Self-help is about unlocking your potential through activity, and yet the key to a better life rests on a good night’s sleep.
Poor sleep, makes your more likely to die early. That is the conclusion of Warwick University, who after conducting a meta analysis of sleep studies, discovered, sleeping to little increases the risk of premature death by 12%, and sleeping too much increases it by 30%. Poor sleep, also makes a person susceptible to a host of physical health problems: High blood pressure, diabetes and dementia. From the proliferation of free radicals in the brain, to inflamatory cytokines in the body, without sufficient sleep, we become dysregulated.
Sleep is especially important to mental health. Studies have shown people with Borderline Personality Disorder particularly, are more likely to struggle with insomnia, nightmares, and other nocturnal disturbances like Restless Leg Syndrome and Periodic limb and Sleep Paralysis. If BPD is a dysregulation disorder, it goes to reason, not even sleep will be unaffected.
The limbic system is the brain’s emotional control centre: Comprising of the amygdala, hippocampus, thalamus and prefrontal cortex, it is responsible for regulating emotions, awareness and cognition. Interestingly, we now know the same areas of the brain involved in mood disorders, are also implicated in sleep disorders too.
A Bad Night’s Sleep
Those of us with BPD are prone to frequent nightmares because the amygdala is hyperactive, and the hippocampus is having trouble processing memories. Our cicardian rhythm body-clocks, are out of sync because the Thalamus is unable to switch off, finally the malfunctioning prefrontal cortex is unable to stop worries.
Of course this a simplification, but scientists tell us its true. Whether these changes occur due to a underlying genetic predisposition towards emotional intensity, or trauma has damaged these cerebral structure by excess stress hormone cortisol, the results are the same. As the Spanish artist Goya once said, ‘the sleep of reason breeds monsters’ so we know emotional instability and insomnia go together.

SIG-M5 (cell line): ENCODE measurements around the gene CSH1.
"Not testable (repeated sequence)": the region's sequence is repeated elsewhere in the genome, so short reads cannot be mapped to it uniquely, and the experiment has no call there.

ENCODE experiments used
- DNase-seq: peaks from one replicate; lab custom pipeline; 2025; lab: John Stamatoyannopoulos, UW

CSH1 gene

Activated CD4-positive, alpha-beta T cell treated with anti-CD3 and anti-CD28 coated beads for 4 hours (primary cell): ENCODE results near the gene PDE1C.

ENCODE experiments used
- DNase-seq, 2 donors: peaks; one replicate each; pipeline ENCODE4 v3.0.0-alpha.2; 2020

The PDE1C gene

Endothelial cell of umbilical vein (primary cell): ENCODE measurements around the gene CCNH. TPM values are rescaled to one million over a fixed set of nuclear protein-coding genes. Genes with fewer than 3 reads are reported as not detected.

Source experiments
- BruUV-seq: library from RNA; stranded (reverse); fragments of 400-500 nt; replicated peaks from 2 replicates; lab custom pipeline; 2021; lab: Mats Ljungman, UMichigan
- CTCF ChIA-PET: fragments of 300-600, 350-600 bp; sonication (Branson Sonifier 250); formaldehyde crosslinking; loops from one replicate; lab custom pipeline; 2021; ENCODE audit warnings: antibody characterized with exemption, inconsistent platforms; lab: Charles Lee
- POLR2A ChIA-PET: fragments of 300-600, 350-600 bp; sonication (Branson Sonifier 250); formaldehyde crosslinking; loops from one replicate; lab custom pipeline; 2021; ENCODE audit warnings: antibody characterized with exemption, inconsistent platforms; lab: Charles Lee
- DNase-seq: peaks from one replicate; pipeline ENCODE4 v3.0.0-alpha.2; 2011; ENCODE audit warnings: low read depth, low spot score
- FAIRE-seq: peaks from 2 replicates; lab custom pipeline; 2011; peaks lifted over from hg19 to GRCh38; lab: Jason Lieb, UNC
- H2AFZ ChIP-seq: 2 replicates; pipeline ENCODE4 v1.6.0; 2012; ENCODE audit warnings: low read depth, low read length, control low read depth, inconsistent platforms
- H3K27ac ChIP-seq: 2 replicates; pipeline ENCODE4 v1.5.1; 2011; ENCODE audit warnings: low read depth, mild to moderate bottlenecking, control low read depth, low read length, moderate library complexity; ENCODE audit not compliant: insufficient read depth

Next Day Exhaustion
Everything becomes important or irrelevant when we are tired.We cry more often, or take impulsive risks. Sleep deprivation, throws us into emotional and behavioural turmoil, by disrupting the brains reward system, and short-wiring the limbic system circuitry.
Decreased activity in hippocampus, and prefrontal cortex, brought on by sleep deprivation, means we have trouble recalling information, forming new memories, and making rational decisions. Subsequently we wake up on the wrong side of bed. Meanwhile a disconnected amygdala and prefrontal cortex, creates a fragmentary overall service of wakefulness. The amygdala overestimates threat, and the prefrontal cortex can’t relay the message “stay calm” back to it. The result is explosive emotional reactivity and poor judgement.
Sleep Your Way to a Better Life
In today’s postmodern world of 24/7 activity, sleep is inconvenient. However, without it, our mental and physical health will suffer. For those of us already dysregulated with mental health problems, it’s a formidable challenge, yet with practise, not unassailable.
Rituals for better sleep.
Make your bedroom a shrine to the slumber god Hypnos. The linen should be cosy, the mattress soft, the temperature ambient, the lighting dark.
Next take of yourself physically. How many hours do we lose each night, because of aches and pains? Go to the doctor, and get sorted out.
Avoid stimulants, however tempting, and substitute appropriately. A cup of soya milk, instead of coffee. Cherry instead of Sherri.
Instead of watching the newest Game of Thrones episode, set aside 30 minutes for mindful meditation. Light a candle, have a bath, practise sitting.
Worry thoughts are like fish-hooks, they only hurt when we grab on. Guide the mind through still waters by using self-hypnosis, relaxation or meditation tapes.
Finally develop patience, and remember it’s it’s ok, to feel tired and frustrated. If you don’t sleep tonight, tomorrow will be better.
Life hacks for better rest
Identify life-toxins. Many of us don’t have the luxury of eliminating stress completely, nevertheless, we can counteract it. Take up meditation, yoga, or Tai Chi and learn how to inhabit your body mindfully.
Interoception is the mind’s ability to sense how the body feels. Are you anxious, fretful or agitated? Recognise the body’s feeling along with their cognitive correlate, and consciously breathe out pain.
If you suffer from lethargy, remember to eat a healthy and balanced mean. Iron, protein and slow-release high energy foods will help.
Create a schedule. It’s not to be boring or fastidious, but to create a sense of order and purpose to the day. You can finish what you start, and tackle worry head-on.
Make some serious life choices. Do you want a high powered chief executives job, with a 50k salary? The cost is high. Would you rather take a paycut and get what’s priceless.
Sleep disorders and mental illness go hand in glove, or pillow in case. Nevertheless, by practising good habits, and more importantly finding ways to calm the body-mind down when awake, it’s possible to get the body-clock in line.
**Visit www.rightresilience.com to find out how to introduce a sleep hygiene protocol**